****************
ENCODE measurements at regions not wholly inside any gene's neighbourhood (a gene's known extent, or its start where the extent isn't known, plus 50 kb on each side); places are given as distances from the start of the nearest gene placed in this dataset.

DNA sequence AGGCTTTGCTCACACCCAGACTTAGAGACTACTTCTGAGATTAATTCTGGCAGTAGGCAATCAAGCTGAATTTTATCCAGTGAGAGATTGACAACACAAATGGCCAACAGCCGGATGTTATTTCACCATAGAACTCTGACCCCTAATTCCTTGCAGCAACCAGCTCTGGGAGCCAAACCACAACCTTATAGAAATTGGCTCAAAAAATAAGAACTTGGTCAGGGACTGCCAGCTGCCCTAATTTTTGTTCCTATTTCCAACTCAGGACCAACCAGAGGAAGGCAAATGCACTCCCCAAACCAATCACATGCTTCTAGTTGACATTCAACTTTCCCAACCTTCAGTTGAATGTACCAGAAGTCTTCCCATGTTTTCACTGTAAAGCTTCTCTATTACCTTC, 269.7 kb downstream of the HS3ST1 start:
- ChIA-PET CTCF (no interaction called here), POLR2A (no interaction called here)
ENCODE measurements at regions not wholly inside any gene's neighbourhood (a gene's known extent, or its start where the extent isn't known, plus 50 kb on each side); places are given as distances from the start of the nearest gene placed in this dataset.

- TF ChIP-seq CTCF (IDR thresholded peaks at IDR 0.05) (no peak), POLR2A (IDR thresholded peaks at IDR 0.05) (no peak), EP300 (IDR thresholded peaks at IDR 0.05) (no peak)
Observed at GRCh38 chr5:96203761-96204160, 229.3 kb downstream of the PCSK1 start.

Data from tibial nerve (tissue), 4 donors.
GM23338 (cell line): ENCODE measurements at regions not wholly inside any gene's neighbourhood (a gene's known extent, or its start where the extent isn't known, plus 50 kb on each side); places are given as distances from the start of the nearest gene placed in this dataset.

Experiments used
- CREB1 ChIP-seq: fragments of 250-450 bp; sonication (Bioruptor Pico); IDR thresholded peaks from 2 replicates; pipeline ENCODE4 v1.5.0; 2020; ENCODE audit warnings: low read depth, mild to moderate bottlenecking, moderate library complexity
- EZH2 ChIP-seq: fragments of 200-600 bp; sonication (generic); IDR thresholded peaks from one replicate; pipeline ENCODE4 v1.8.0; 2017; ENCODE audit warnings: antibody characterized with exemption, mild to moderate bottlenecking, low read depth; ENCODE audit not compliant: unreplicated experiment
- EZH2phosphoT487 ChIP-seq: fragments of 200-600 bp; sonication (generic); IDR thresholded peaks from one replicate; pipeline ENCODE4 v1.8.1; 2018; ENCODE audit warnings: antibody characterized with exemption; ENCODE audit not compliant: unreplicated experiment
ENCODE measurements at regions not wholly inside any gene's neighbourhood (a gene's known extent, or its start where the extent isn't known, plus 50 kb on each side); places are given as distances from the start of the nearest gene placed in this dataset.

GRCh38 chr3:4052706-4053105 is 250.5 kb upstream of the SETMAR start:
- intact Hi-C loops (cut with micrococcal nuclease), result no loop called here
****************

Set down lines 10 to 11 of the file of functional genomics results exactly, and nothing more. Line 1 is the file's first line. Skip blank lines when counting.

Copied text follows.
- CREB1 ChIP-seq: fragments of 250-450 bp; sonication (Bioruptor Pico); IDR thresholded peaks from 2 replicates; pipeline ENCODE4 v1.5.0; 2020; ENCODE audit warnings: low read depth, mild to moderate bottlenecking, moderate library complexity
- EZH2 ChIP-seq: fragments of 200-600 bp; sonication (generic); IDR thresholded peaks from one replicate; pipeline ENCODE4 v1.8.0; 2017; ENCODE audit warnings: antibody characterized with exemption, mild to moderate bottlenecking, low read depth; ENCODE audit not compliant: unreplicated experiment